Well... you probably won't like this, but here is some info: In bridged mode, a different Speakon to speaker cable is required from only the B... it is wired differently and you can only use one of the plugs. The speaker or speaker system CANNOT be less than 8 ohms in bridged mode... this precludes using speakers in parallel or multiple speakers that are less than 16 ohm impedance... such speakers are NOT commonly available as most are either 4 or 8 ohm. There is a slide switch for bridged mode on the face of the mixer. Next thing you won't like... The 1200 Watts specification is PEAK power, NOT RMS... You can get 400 watts RMS per side USING 4 ohm speakers. If you use 8 ohm speakers, each of those will get 200 watts. I use this mixer myself and ALSO repair them. The voltage swing at the outputs is about +/-60 volts MAX (peak). This is about 40 volts RMS by the time the circuit LOSSES are taken into account. Across a 4 ohm speaker you get 10 amps times the 40 volts or 400 watts. Across an 8 ohm you get 5 amps or 200 watts. The voltage rails in the switching amp are +/-70 volts DC so these are reasonable values. Bridged mode just uses both sides of the amp driven in opposite directions for higher voltage out BUT you have to use no less than a single 8 ohm speaker so there is NO advantage to bridged mode power wise. IF YOU NEED more power, use extra speakers from an additonal amp driven by the 1/4 TRS mains output jacks OR use additonal POWERED speakers driven from the same jacks. Please read my tip about the hazard regarding the SLEEVE of the cahnnel A cable when using Speakon to 1/4 plug cables being the HOT and the tip being the cold for channel A. Ground the sleeve accidentally and goodbye channel A amp...
I've had a set of TR-2800s for about 7 years, I started with a kenwood stereo amp but graduated to a Yamaha 5.1 system in 2008, any system with 100 watts or better output on the main channels is fine, You can't blow these things without 400 or more watts.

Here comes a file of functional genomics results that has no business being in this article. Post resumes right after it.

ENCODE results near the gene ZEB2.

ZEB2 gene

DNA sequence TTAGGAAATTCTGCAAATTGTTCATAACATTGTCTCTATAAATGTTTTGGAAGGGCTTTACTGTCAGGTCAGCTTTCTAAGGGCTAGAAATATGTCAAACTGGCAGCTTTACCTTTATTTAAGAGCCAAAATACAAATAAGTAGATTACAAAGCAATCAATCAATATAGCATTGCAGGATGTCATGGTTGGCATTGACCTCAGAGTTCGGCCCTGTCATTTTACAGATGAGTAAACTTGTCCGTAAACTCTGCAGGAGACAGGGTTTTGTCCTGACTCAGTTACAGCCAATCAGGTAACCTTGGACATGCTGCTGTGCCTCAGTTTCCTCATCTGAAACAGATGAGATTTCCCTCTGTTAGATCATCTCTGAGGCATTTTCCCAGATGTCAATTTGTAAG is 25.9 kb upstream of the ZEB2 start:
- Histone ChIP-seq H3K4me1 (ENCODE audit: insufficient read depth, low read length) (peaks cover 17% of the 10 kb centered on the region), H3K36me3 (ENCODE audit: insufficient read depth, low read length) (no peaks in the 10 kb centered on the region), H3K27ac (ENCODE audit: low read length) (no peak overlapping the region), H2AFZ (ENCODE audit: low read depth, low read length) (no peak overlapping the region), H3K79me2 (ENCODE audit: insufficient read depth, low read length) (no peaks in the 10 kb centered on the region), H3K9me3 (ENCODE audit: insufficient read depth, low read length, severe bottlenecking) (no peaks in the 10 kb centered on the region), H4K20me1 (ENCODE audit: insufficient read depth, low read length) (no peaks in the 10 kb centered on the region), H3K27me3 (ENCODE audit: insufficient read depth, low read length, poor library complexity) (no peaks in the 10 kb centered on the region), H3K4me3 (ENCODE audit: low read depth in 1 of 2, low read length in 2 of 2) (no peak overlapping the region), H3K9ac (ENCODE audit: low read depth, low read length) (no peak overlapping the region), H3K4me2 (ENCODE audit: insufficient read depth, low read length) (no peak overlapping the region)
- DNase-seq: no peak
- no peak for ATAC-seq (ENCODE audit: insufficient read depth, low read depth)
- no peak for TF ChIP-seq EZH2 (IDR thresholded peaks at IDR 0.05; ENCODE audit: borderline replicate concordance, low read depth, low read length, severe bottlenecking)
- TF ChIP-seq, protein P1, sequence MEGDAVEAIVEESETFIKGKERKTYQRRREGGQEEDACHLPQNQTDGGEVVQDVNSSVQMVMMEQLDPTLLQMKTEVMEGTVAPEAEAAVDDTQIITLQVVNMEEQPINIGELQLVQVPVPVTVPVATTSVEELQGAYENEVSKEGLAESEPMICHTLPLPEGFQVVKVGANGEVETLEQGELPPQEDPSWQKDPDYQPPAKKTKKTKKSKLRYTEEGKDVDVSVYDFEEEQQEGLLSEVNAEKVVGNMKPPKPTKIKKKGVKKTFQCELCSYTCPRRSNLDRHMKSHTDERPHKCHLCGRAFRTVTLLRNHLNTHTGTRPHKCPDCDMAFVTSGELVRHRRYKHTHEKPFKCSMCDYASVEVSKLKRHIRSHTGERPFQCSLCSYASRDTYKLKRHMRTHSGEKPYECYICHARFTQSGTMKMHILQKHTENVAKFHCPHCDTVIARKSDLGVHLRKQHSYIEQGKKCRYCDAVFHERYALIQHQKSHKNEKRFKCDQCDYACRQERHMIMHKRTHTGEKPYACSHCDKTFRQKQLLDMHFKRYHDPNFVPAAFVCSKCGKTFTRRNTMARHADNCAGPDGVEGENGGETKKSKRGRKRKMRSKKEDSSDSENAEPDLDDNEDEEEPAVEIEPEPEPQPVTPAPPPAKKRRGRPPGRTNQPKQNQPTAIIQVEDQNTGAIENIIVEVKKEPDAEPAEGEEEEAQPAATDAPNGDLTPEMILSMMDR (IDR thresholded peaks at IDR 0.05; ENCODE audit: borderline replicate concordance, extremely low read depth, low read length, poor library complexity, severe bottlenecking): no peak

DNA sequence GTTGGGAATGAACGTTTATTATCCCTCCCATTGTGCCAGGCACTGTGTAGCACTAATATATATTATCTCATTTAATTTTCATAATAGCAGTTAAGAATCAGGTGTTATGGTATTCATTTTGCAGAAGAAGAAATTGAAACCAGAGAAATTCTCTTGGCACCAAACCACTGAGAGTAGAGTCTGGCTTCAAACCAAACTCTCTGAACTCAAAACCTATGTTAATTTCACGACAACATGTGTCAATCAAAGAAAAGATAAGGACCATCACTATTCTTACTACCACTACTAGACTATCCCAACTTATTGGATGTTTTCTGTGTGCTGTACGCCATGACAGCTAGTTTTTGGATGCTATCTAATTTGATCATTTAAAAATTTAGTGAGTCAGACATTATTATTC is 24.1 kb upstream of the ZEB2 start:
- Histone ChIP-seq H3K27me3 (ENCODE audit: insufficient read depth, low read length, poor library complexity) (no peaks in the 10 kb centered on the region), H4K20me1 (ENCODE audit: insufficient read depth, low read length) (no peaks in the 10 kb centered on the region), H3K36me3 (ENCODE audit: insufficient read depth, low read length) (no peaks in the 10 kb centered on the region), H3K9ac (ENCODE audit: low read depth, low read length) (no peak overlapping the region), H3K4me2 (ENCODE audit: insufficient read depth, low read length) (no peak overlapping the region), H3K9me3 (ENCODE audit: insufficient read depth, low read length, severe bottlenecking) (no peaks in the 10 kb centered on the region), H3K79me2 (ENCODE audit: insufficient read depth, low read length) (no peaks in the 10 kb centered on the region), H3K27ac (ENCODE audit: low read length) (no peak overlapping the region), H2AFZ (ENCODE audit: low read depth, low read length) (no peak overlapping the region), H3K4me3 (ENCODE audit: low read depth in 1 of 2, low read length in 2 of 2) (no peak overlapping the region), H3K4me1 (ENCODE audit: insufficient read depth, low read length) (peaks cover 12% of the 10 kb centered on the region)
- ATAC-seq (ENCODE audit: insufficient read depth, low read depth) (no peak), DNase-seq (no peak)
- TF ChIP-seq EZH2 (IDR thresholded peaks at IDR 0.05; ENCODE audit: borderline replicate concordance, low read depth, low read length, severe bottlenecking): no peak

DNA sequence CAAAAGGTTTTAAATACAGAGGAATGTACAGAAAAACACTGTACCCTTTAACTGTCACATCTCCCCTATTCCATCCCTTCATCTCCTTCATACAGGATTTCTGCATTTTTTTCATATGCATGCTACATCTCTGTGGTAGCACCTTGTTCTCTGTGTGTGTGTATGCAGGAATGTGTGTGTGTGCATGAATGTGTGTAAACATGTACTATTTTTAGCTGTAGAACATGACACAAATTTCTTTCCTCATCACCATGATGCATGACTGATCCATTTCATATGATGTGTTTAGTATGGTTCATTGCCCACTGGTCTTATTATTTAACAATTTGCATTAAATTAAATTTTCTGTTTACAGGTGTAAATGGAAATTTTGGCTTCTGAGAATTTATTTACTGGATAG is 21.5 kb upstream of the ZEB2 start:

600 Watt to 1000 Watt 4 CHANNEL AMP for the four 6X9's and a less powerfull 4 Channel amp thats at least 200Watts to 400Watts peak for the 3 3-1/2 kicker speakers. Because if you try to connect the 3 3-1/2 speakers to only 1 4 channel amp that the 6X9 speakers are on you risk of overheating the amp and blowing the speakers too!!!
You need an amplifier with at least 200 wpc to get the most out of your BOSE. Look into getting a NAD, ADCOM or CARVER amplifier. I prefer CARVER myself. I am running a CARVER M-500T(251 wpc) on my 901's and they sound incredible.
My information shows the XM-1652Z as being a 2-channel amp. It will not be stable below 4-ohms in bridged mode. For best power, your subs will need to be 2-ohms with all 3 wired in series. This will present a 6-ohm load to the amp. After wiring the subs in series, connect the positive speaker wire to one channel (+) and the negative speaker wire to the other channel (-). For the 1652Z no other wiring is necessary. For subs you will also want to set the LPF (80Hz) switch to the "ON" position (to the right).
Keep in mind that the rated output is only 400 watts RMS at 4-ohms in bridged mode. That's kinda wimpy for 3 subs. You would probably obtain better results from two 2-ohm subs, each connected to a separate channel. That way each sub would be getting 200 watts RMS, still low but there's lots of good subs that will sound pretty loud with 150-200 watts
Sounds like you have overloaded your amp. When you bridge you MUST make sure that you still have the proper speaker load. One 4 ohm speaker on one channel is fine, but when you bridge that same 4 ohm speaker, it gives you a 2 ohm load on each of the two channels that are now bridged. If you made the mistake of wiring two 4 ohm speakers in parallel (plus to plus and minus to minus) then when you bridge you will be driving a one ohm load on each channel. This is very close to a dead short. Stop using your amp at once until you get your speaker load correct. This will damage your amp and it will cause you to have to go to a repair shop to fix it. DO NOT RUN YOUR AMP ANYMORE UNTIL YOU FIX THIS. Good luck.